Admittedly, in the case of the second tablets, Shemot provides: “He was there with God forty days and forty nights; he neither ate bread nor drank water. He wrote on the tablets the words of the covenant, the ten statements” (34:28). In light of Devarim, we know that the phrase “the ten statements” refers to the words revealed at Sinai. But, based only on what appears in Shemot, you would not readily conclude that the words revealed at Sinai constitute “ten” statements. There are 14 verses (counting “Anokhi”). There are 15 imperatives. In only one sense, the number of paragraphs, are there ten, and “lo tachmod” is spread over two paragraphs.

Devarim also contains ten paragraphs, but instead of repeating the phrase “lo tachmod” twice, Devarim begins the last paragraph with the words “lo titaveh,” clarifying, so to speak, that each of the ten paragraphs represents a separate commandment.

Perhaps this also explains why Devarim changes the order of the items one is forbidden from coveting. Shemot states: “You shall not covet your neighbor’s house; you shall not covet your neighbor’s wife, nor his man-servant, nor his maid-servant, nor his ox, nor his ass, nor anything that is your neighbor’s” (20:13). As noted, the command not to covet the house of one’s neighbor is a separate paragraph, but there is no clear reason why coveting his house should be a separate command from coveting his other property. In Devarim, on the other hand, the command not to covet the neighbor’s wife appears as a separate paragraph, followed by the command not to covet his house, servants, livestock and other property.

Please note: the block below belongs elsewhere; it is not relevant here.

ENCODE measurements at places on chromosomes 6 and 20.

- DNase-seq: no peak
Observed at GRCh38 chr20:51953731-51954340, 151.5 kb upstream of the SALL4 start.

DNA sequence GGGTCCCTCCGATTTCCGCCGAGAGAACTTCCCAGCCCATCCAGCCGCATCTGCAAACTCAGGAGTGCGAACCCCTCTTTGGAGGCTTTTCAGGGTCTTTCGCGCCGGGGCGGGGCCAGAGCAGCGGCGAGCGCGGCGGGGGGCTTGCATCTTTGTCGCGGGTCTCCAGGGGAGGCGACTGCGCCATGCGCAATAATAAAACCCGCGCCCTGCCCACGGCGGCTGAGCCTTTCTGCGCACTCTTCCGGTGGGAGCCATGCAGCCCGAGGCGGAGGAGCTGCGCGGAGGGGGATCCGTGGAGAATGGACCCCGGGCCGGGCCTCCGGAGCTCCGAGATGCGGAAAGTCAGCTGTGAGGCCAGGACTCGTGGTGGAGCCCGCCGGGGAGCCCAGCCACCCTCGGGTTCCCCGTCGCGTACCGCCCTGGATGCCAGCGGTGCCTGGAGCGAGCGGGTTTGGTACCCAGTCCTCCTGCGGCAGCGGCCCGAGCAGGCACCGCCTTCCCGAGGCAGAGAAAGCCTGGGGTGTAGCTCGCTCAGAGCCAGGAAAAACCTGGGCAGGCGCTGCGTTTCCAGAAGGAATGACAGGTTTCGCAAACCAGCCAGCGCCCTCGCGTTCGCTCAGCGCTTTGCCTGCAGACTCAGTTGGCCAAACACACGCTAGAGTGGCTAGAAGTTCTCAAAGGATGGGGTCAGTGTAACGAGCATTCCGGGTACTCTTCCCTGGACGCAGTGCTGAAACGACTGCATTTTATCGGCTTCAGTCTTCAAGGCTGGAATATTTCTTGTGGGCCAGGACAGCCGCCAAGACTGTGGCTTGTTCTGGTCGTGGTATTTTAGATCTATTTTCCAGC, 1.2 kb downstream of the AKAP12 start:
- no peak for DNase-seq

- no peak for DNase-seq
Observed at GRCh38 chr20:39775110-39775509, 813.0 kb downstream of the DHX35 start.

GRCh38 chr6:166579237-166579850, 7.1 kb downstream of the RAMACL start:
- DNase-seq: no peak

Thus, both in language and in the order of items listed, Devarim emphasizes that the two final paragraphs are two separate commandments, clarifying the identity of the ten paragraphs with the “ten statements” mentioned at the end of Ki Tisa.

We see that Devarim does not merely repeat the story of Sinai as it appears in Shemot, but presents the episode from a different perspective and in a subtly differently manner.

About Eli Clark

116 comments

  1. It’s pretty hard to master it all, because we keep enlarging the Torah corpus. It’s this or that.

    See pg. 1117 in Making of a Godol:

    “It is also said that when R’ Yisrael Salanter met his coeval the Malbim after a long absence, the former cried out, “Our dear R’ Meir Laibush, what happened to you? You had been our hope that our
    generation would have a gadol like the Gra in his time!” R’ Yisrael
    seems to have meant that the Malbim’s putting aside the Talmud
    and dedicating himself to Tnakh was a major disappointment
    for Klal Yisrael – and even the Salanter, for whom concern with
    the Haskalah was paramount, as above, was disillusioned.”

    The next page continues with a legend about “why” the Malbim was “unable” to excel in halacha; he sat in Rabbi Akiva Eger’s seat as a young man and/ or he sat in the Chasam Sofer’s seat.